Measuring each component in the same cup is much more accurate than measuring them in separate cups, and accuracy is crucial.
If you measure in separate cups, you'll then have to pour one component into the other and you'll lose some of the poured component because it will stick to the sides of its original cup.
Although it's not necessary, you may also add color at this stage. Instructions vary depending on the brand you are using, so carefully follow the manufacturer's instructions for adding color.
Stir slowly with a clean popsicle stick for two minutes. Do not stir fast, or you will create air bubbles, which are difficult to get rid of and will ruin the look of your jewelry (unless you want air bubbles as an effect).
Also, be careful to scrape the popsicle stick along the edges and bottom of the cup so everything is well mixed.
Slowly pour your mixture into another medicine cup and stir a little bit more. This step will ensure everything is well mixed and will eliminate any chance that resin sticking to the sides of the first cup did not get mixed.
7. Time to pour!
Slowly pour the resin into the bezels or molds.
8. Get rid of air bubbles
The best cure for air bubbles is prevention. That is why it is so important to mix and pour your resin slowly. However, a few air bubbles are inevitable.
If you look around, you'll find plenty of tips for getting rid of air bubbles. I'm sure I've tried them all, and the best strategy is to use a heat gun. Briefly hold the heat gun just above the resin, and you'll see tiny bubbles rise to the top and pop.
9. Including treasures in your resin
If you are going to include any treasures, now's the time to do it.
If you are including light items that will float, like glitter or images printed on transparency paper, you can include them right away, you don't have to let the resin cure at all.
If you do include an image on a transparency (some people use shrink plastic, I have always used transparency sheets), use a pair of tweezers to hold the transparency and dip it in the leftover resin in the medicine cup. You may want to pass a heat gun over this resin first to avoid air bubbles.
Coating the transparency in resin before you place it in the mold or bezel will help eliminate air bubbles between the resin and the transparency. Place the transparency face down if you are using a mold, or face up if you are using a bezel.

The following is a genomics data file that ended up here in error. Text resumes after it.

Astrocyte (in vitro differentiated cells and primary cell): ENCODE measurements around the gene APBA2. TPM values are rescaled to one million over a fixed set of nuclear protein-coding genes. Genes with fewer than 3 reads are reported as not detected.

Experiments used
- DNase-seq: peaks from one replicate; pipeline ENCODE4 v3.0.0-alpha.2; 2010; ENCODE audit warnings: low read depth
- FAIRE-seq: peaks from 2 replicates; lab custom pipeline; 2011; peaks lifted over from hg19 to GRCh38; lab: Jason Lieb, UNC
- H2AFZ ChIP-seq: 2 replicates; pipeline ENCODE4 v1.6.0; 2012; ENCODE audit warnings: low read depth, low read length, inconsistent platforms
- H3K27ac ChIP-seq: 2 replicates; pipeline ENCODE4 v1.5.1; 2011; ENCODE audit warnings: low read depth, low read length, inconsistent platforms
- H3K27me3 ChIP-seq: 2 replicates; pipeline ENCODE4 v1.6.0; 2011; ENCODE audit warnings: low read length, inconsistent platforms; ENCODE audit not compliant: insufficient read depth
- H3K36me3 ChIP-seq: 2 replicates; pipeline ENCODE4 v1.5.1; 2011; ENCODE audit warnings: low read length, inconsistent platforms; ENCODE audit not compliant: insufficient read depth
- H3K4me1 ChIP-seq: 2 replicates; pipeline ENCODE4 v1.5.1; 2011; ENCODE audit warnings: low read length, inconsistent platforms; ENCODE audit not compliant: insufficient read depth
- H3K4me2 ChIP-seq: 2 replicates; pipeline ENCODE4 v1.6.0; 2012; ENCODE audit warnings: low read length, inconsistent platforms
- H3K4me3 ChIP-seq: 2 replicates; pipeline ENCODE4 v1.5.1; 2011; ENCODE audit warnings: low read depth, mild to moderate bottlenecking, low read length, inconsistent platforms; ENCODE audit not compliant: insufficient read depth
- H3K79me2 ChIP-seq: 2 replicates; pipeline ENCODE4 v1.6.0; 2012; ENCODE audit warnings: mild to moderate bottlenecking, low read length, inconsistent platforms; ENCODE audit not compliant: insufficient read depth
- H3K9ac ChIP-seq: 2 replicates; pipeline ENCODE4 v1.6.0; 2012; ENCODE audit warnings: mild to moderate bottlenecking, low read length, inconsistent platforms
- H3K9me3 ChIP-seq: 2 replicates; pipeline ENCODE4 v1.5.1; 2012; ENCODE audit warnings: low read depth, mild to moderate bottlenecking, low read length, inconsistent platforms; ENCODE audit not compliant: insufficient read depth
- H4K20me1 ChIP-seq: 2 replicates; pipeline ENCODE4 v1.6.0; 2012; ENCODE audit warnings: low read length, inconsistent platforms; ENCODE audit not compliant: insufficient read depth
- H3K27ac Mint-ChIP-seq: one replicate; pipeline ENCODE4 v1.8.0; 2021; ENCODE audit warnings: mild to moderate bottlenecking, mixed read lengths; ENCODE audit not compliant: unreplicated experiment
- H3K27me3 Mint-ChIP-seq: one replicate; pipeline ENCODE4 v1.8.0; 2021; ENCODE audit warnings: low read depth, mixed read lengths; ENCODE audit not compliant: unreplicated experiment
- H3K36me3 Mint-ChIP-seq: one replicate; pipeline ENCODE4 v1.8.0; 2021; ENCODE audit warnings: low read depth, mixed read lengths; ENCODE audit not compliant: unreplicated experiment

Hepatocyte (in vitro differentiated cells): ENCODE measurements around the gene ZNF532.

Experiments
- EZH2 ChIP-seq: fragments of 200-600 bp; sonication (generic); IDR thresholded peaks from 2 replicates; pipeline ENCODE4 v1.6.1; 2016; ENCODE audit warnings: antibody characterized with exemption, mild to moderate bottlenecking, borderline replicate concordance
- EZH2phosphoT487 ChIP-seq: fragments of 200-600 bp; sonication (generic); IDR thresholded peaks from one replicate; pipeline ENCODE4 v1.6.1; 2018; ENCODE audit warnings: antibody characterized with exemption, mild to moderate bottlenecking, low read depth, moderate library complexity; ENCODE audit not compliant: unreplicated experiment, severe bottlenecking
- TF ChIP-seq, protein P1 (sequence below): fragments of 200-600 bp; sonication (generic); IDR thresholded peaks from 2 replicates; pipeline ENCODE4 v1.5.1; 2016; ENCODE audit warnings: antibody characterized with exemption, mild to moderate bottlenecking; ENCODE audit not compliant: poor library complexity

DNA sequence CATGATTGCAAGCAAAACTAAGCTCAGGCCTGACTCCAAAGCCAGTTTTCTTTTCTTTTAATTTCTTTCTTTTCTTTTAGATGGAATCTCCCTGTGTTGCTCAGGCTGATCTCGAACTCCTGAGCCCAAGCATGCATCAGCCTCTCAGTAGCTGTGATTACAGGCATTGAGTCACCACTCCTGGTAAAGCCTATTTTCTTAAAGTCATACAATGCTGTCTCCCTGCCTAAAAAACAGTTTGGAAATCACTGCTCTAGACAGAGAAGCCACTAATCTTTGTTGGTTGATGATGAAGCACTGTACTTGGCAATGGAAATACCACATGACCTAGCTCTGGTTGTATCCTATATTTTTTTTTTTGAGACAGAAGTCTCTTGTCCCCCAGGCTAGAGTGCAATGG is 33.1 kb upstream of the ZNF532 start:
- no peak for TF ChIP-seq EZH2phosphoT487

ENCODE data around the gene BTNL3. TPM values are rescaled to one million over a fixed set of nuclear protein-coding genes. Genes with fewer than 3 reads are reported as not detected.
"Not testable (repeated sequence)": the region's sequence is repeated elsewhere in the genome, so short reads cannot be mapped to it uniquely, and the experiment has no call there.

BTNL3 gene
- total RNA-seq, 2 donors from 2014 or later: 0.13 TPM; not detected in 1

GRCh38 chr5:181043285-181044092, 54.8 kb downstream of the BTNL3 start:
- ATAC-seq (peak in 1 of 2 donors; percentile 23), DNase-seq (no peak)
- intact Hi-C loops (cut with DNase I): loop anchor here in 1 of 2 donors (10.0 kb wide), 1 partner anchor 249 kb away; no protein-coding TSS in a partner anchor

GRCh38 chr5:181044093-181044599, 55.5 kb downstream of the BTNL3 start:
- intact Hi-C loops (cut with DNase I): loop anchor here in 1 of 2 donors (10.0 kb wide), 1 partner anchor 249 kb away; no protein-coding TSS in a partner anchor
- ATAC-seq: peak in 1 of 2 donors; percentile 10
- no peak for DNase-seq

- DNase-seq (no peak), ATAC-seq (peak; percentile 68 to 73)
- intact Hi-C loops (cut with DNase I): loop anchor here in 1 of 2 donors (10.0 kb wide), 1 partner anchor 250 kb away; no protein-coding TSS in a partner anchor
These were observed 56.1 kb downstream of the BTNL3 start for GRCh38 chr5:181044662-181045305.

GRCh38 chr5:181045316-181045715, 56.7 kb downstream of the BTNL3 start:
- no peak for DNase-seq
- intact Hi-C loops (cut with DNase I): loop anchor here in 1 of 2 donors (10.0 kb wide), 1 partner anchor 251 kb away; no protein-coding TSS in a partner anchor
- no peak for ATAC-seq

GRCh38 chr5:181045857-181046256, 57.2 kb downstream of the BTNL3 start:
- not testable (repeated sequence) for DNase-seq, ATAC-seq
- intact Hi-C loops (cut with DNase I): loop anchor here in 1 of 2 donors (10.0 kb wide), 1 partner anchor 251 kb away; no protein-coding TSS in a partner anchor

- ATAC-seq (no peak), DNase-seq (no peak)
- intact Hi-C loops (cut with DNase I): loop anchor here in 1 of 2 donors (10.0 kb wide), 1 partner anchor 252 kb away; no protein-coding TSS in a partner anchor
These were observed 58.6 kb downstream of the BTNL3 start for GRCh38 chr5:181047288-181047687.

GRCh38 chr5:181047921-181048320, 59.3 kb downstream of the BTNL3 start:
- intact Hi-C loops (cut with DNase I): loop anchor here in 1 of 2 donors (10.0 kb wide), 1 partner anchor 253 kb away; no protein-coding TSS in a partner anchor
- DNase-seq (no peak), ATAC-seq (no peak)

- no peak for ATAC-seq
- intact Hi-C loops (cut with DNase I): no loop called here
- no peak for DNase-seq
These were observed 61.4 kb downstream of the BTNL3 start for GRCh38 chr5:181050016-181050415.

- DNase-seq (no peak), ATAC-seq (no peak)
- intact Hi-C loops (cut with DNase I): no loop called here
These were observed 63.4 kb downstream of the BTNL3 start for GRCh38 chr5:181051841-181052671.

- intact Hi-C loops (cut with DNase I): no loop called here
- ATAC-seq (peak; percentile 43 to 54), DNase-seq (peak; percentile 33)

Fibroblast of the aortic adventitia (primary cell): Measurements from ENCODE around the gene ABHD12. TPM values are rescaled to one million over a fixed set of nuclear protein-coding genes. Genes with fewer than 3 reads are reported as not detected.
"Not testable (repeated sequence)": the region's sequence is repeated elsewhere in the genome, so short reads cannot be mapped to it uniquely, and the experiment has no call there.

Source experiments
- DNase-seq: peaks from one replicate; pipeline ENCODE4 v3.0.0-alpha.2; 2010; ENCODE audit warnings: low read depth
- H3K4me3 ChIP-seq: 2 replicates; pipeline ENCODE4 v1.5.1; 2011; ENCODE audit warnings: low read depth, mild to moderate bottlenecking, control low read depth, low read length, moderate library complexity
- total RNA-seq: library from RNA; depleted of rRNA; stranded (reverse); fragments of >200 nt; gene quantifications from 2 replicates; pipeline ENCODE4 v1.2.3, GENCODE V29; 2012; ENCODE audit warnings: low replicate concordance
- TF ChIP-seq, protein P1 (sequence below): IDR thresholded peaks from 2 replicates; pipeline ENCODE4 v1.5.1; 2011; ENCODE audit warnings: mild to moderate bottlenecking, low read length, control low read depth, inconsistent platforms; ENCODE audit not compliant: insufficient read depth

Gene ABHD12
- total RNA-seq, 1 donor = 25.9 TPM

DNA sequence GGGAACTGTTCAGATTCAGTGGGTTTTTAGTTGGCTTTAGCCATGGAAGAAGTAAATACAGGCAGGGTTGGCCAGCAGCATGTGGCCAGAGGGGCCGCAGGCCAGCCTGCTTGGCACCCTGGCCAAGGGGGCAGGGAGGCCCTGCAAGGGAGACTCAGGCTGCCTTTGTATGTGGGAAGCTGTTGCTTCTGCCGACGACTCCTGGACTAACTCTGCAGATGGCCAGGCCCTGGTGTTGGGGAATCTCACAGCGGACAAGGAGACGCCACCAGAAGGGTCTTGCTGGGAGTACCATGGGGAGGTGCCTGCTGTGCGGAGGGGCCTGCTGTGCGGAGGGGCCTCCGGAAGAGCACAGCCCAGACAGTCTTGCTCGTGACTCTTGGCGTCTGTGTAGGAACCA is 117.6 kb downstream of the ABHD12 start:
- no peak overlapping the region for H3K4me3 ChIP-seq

If you are adding a 3D element to your mold (like a little plastic toy) you must do it in layers.
Pour your first thin layer of resin, let it harden, cover the element you are embedding and then arrange it face down on the cured first layer. Pour more resin; ensure that your item is completely covered in resin. Get out your heat gun again to get rid of any bubbles in the second layer.
10. Cover it and let it cure
Cover your items with a perfectly clean box (this will keep any dust from sticking to your uncured resin) and let it cure. Follow the manufacturer's instructions for curing times. Generally, your pieces will be cured to the touch in 24 hours, but it takes several days to be fully cured.
11. Drilling holes (optional)
If you want to drill a hole in your resin jewelry, you must use a hand drill. Do not use a regular drill. Even set at a low speed, a power drill will generate too much heat and melt your resin jewelry.
12. Sanding and Polishing
If you'd like to sand your resin jewelry, you can start with more coarse sandpaper (100-180 grit) to sand out large-ish bumps (for example, if you want to smooth the edges of a piece that you have not set in a bezel).
Work your way down to finer grit (600-1500 grit) wet/dry sandpaper to finish the piece. You will find fine grit wet/dry sandpaper in the automotive section of many department stores.
Sand your item underwater (to reduce dust) using gentle pressure.
Be aware that sanding your jewelry will turn the very clear finish into a more cloudy finish, so be certain that this effect is what you want before you start sanding.
You can also polish up your work with a little bit of carnauba wax, which you will also find in the automotive department. I use Mother's brand, which comes in a red bottle, but there are several brands to choose from. Simply cover the resin with a thin layer of carnauba wax. Let it dry for a few minutes, and then use a soft cloth to polish off the excess carnauba wax.
Supplies - All the Supplies You'll Need for a Resin Jewelry Project
The Art of Resin Jewelry
Resin Jewelry Making
Since it can be helpful to see a process in action, I've included a series of videos that shows the process of making resin jewelry (just scroll down a bit). The music in the videos may start to grate on you a bit, but the instructions are detailed and excellent.
There are a few things you may want to do a bit differently than the videos suggest:
Making Resin Jewelry Part Two:
Making Resin Jewelry Part Three: